Michael J. Fox: 'I Truly Live One Day at a Time' as Parkinson's Disease Progresses (Exclusive)
The 61-year old Back to the Future star, who recently said, 'I’m not gonna be 80' while promoting his Apple TV+ documentary Still: A Michael J. Fox Movie, talks to PEOPLE about remaining grateful
Michael J. Fox, who for more than 30 years has been living with Parkinson's disease, an incurable degenerative disorder of the central nervous system, doesn't like to dwell on what might happen tomorrow.
"I truly live one day at a time," the 61-year-old Back to the Future star tells PEOPLE. "I live for each moment and I love each day."
The actor made headlines earlier this month when he candidly spoke about living with the disease. "I'm not gonna lie. It's getting harder. Every day it's tougher," he told CBS Sunday Morning's Jane Pauley.
"You don't die from Parkinson's. You die with Parkinson's. I'm not gonna be 80," he added.
It's a topic he touches on in his new documentary Still: A Michael J. Fox Movie, which chronicles his childhood in Canada, his rise to stardom on Family Ties, his diagnosis with Parkinson's and his life today.
Related:Michael J. Fox Recalls 'Terrible Year' with Parkinson's, Says New Research on the Disease Is the 'Big Reward'
"If I'm here 20 years from now, I'll either be cured or like a pickle," he says in the movie with his characteristic sense of humor.
Elaborating on that sentiment to PEOPLE, Fox responds with another quip. "The average age of death is 77. It's not that far out on a limb," he says with a laugh.
Joking aside, Fox says he's glad he's been able to do as much as he has. "If you told me when I was 29 when they just diagnosed it, that at 61 I'd still be going at it with a film to promote, that life would be so full, I never would have guessed it," he says.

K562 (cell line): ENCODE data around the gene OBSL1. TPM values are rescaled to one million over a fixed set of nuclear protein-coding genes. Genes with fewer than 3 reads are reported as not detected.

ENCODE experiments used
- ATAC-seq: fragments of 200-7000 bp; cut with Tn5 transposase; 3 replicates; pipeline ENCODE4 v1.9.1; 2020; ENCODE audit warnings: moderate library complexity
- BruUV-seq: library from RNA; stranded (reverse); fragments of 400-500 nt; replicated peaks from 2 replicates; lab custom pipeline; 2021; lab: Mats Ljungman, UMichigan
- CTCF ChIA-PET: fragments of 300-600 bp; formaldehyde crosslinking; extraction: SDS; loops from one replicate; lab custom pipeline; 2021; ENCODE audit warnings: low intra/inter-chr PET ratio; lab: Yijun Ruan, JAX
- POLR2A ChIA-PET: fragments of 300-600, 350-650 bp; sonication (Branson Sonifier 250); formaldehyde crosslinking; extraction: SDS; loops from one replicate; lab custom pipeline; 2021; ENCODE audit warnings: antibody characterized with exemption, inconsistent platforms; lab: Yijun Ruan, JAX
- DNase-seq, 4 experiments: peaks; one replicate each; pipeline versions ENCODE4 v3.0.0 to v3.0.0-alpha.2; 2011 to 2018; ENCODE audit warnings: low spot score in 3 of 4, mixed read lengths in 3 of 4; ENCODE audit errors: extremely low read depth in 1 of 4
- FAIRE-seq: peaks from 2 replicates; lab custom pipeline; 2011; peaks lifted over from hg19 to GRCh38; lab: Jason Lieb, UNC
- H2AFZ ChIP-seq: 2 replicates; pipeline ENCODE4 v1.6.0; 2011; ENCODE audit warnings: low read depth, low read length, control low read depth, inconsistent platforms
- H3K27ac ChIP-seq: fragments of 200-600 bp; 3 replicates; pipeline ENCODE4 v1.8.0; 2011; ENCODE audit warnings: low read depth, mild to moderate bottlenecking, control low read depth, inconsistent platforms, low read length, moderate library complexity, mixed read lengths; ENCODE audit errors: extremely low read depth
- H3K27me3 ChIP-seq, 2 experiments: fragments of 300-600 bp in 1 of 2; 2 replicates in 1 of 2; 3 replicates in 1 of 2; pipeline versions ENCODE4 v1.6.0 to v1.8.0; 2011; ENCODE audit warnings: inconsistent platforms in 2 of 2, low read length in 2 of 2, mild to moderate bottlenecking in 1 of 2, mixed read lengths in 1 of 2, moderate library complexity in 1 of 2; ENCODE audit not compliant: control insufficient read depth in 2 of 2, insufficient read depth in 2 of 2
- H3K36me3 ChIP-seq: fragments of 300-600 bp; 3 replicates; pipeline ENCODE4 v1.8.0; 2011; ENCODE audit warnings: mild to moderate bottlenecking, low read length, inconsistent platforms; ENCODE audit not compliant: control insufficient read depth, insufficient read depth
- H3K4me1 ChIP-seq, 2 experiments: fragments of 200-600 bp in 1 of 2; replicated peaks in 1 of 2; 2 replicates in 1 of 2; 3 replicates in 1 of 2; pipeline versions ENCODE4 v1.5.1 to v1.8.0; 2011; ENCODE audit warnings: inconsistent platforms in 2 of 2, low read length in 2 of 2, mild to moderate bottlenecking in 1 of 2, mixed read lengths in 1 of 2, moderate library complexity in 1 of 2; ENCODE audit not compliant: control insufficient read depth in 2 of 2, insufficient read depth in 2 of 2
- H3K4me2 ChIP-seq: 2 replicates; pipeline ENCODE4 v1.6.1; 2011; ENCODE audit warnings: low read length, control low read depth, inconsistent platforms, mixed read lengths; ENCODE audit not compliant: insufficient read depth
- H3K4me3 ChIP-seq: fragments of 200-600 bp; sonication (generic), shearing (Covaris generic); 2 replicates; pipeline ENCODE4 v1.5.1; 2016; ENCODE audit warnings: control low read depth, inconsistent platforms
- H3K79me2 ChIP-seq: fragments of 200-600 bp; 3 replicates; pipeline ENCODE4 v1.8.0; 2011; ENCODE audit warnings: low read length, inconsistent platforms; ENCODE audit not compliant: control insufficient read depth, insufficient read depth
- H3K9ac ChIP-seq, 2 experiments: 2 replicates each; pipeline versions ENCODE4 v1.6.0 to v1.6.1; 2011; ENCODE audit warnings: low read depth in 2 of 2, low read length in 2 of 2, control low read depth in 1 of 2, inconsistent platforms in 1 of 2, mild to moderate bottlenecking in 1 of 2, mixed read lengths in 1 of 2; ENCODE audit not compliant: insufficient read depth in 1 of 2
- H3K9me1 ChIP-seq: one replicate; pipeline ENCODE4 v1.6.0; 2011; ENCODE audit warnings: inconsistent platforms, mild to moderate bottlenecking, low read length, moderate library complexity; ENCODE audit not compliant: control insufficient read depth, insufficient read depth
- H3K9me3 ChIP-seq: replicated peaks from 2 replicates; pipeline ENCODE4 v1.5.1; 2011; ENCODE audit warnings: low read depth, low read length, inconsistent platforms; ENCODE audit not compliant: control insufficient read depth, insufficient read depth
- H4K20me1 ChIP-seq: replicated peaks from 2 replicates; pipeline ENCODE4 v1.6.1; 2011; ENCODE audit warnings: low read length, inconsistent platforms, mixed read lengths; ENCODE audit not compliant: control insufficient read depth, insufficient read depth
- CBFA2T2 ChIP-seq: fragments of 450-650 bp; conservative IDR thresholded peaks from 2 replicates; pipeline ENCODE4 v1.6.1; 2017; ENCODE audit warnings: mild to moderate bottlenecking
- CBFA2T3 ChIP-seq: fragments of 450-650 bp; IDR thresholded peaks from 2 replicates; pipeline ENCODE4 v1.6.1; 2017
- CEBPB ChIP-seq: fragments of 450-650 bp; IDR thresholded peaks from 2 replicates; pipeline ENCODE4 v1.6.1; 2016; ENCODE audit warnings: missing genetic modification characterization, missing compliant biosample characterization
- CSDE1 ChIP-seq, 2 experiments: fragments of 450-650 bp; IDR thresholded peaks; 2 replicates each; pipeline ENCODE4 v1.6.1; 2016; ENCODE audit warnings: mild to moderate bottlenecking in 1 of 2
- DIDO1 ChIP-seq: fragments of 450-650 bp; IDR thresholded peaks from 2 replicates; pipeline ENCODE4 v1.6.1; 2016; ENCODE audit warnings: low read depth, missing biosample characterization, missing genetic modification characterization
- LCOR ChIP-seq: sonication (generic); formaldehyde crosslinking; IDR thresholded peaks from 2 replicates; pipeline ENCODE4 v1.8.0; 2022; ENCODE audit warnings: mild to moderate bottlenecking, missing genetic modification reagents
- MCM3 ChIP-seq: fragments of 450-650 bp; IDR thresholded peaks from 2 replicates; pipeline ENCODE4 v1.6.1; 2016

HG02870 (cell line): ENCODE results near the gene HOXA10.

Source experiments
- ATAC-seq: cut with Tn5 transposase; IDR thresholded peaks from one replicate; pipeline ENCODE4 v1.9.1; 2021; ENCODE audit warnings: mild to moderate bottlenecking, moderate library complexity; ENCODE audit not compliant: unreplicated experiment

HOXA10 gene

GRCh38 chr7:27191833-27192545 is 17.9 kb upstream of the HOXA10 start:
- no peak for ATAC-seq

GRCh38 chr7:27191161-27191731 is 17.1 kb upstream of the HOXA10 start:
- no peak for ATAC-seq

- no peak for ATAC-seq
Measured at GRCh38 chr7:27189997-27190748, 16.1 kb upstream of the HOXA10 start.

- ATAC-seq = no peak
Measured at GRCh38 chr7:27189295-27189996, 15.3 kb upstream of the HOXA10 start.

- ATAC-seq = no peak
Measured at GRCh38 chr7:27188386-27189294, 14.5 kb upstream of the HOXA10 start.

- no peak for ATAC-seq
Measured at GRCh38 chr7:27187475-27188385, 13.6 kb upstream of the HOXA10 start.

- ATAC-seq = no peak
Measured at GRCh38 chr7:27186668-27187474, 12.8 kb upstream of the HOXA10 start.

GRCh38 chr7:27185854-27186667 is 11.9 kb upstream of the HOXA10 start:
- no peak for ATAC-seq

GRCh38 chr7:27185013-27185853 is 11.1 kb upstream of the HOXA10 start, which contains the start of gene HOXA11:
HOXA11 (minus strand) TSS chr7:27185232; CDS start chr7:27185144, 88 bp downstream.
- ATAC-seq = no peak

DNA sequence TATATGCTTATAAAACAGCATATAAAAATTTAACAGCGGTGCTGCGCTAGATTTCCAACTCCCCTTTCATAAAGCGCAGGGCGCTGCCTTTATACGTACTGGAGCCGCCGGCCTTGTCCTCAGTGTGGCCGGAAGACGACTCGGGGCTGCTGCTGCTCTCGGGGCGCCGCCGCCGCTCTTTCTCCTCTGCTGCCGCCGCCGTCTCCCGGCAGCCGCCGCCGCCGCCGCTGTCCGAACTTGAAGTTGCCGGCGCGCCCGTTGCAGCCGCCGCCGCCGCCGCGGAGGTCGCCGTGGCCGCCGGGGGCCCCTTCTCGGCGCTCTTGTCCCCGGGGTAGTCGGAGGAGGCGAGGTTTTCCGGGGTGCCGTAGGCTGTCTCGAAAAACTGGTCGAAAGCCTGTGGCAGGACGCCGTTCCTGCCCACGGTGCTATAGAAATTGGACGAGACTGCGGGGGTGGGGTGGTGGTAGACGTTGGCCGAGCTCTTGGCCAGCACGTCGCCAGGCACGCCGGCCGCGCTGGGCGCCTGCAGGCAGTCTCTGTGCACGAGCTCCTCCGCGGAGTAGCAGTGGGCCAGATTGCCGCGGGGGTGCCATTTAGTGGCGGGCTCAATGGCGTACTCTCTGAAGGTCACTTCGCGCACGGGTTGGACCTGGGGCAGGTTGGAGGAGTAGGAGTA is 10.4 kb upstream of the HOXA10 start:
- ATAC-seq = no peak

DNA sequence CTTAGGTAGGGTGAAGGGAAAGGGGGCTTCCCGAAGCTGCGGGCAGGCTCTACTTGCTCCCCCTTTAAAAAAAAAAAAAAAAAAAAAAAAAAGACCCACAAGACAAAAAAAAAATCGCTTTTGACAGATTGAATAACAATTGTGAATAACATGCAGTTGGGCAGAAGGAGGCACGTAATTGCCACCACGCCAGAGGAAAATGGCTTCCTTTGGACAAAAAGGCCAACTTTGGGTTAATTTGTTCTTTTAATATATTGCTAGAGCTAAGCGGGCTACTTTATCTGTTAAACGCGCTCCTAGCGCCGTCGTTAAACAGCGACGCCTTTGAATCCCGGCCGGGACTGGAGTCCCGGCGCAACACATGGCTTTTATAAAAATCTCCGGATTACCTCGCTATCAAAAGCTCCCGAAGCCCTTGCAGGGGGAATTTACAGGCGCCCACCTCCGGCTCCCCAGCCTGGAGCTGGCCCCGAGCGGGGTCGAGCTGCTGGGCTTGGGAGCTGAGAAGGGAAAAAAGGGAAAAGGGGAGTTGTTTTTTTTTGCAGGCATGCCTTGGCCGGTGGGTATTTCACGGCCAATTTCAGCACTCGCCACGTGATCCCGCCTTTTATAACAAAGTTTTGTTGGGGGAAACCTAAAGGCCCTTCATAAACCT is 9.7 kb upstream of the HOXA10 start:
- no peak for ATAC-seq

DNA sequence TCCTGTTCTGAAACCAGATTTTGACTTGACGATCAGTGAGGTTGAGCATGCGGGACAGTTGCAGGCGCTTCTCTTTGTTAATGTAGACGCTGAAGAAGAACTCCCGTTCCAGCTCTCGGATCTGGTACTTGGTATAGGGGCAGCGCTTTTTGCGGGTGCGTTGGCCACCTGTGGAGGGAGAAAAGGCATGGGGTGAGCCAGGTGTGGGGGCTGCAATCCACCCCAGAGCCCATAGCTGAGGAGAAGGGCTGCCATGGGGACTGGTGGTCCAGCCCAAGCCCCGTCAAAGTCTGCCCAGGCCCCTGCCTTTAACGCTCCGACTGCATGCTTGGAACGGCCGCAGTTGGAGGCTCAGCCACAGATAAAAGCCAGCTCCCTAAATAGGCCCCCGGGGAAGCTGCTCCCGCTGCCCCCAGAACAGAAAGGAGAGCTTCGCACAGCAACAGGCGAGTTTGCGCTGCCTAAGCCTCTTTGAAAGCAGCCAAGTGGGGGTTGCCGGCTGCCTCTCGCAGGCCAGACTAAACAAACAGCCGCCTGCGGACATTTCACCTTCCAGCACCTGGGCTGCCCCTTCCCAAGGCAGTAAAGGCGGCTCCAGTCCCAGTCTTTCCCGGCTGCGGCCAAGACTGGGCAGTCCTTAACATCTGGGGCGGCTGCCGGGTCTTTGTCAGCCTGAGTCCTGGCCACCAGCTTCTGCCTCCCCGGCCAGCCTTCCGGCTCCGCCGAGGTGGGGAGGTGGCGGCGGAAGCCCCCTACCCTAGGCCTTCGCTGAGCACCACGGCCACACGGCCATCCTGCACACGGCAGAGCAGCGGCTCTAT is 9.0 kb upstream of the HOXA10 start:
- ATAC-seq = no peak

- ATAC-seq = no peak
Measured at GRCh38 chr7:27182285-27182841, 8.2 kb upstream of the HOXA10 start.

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"I'm cautiously optimistic, but mostly optimistic, not so much cautious, as my family would say," continues Fox, who shares four children, Sam, 33, twins Aquinnah and Schuyler, 28, and Esmé, 21, with his wife of 35 years, Tracy Pollan, 62.
Still, directed by Davis Guggenheim, who won an Oscar for the 2006 documentary An Inconvenient Truth, features clips from Fox's hits like Back to the Future and The Secret of My Success, behind the scenes footage from the set of Family Ties, as well as intimate footage of Fox at home with his family.
The Emmy-winner says he asked his family for their blessing to let cameras into their lives. "They all gave me their permission. And then, at various times, they retracted their permission."
Pollan, he notes, "is a much more private person, so I think it's difficult for her." Even so, she's happy with the finished documentary. "The most important thing is she thinks it's a true reflection of our lives and of me, and I think she likes it a lot."
Related:A Look Back at Michael J. Fox's Life and Career In Photos, from 'Family Ties' to Family Man
Guggenheim doesn't shy away from showing Fox's physical struggles. Early on in the film, Fox falls on the sidewalk outside of his apartment in New York City. He tells a passerby who stops to help, "Nice to meet you. You knocked me off my feet."
Later in the movie, the 5-foot-4 actor, who has recently broken several bones including his shoulder, elbow, arm and cheek, jokes, "Gravity is real, even if you're only falling from my height."
Scenes like that help viewers understand what he's going through. "That's my reality," he says. "People always say to me, 'Don't fall down!' Like it's a choice. I just fall down! That's my life. That's my life in a nutshell."
Fox says he gave the director full control over what to include: "I turned my life over to Davis Guggenheim. He picked the narrative he wanted to take."
Which was fine by Fox. "I didn't want to do his version of the movie minus my objections to the movie. I wanted it to be real for him," he says.
Still: A Michael J. Fox Movie streams on Apple TV+ Friday.
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